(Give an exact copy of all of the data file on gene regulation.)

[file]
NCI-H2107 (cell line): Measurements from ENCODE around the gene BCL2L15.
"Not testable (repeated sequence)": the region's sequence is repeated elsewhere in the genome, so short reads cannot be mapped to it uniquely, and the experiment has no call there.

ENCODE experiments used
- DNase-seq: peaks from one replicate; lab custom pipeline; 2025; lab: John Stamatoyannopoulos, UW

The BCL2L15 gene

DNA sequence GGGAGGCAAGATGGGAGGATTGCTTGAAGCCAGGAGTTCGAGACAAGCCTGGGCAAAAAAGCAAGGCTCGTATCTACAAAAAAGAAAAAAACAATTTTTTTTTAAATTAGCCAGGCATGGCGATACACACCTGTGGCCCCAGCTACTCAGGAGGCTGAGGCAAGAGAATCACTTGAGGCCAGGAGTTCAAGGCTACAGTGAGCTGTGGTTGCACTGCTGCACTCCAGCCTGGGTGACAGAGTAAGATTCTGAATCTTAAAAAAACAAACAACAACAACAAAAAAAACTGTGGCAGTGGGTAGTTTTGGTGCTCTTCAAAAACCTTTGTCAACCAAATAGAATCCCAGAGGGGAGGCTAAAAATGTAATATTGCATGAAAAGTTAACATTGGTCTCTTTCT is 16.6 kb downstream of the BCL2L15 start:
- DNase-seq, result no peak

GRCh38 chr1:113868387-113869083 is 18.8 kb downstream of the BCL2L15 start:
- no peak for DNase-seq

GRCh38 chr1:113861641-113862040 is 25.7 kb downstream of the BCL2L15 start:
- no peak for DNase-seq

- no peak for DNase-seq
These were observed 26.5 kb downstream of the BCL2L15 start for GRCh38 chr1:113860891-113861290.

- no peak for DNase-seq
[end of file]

NCI-H2107 (cell line): Measurements from ENCODE around the gene BCL2L15.
"Not testable (repeated sequence)": the region's sequence is repeated elsewhere in the genome, so short reads cannot be mapped to it uniquely, and the experiment has no call there.

ENCODE experiments used
- DNase-seq: peaks from one replicate; lab custom pipeline; 2025; lab: John Stamatoyannopoulos, UW

The BCL2L15 gene

DNA sequence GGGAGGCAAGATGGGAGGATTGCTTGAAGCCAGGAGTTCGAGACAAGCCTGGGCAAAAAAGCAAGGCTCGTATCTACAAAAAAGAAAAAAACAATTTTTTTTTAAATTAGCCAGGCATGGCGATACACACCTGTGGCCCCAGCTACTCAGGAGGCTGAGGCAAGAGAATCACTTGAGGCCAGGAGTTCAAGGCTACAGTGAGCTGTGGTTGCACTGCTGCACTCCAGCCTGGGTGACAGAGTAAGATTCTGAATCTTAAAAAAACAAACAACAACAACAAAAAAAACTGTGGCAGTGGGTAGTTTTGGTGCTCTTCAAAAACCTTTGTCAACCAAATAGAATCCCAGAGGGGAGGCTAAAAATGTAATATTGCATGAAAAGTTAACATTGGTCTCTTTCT is 16.6 kb downstream of the BCL2L15 start:
- DNase-seq, result no peak

GRCh38 chr1:113868387-113869083 is 18.8 kb downstream of the BCL2L15 start:
- no peak for DNase-seq

GRCh38 chr1:113861641-113862040 is 25.7 kb downstream of the BCL2L15 start:
- no peak for DNase-seq

- no peak for DNase-seq
These were observed 26.5 kb downstream of the BCL2L15 start for GRCh38 chr1:113860891-113861290.

- no peak for DNase-seq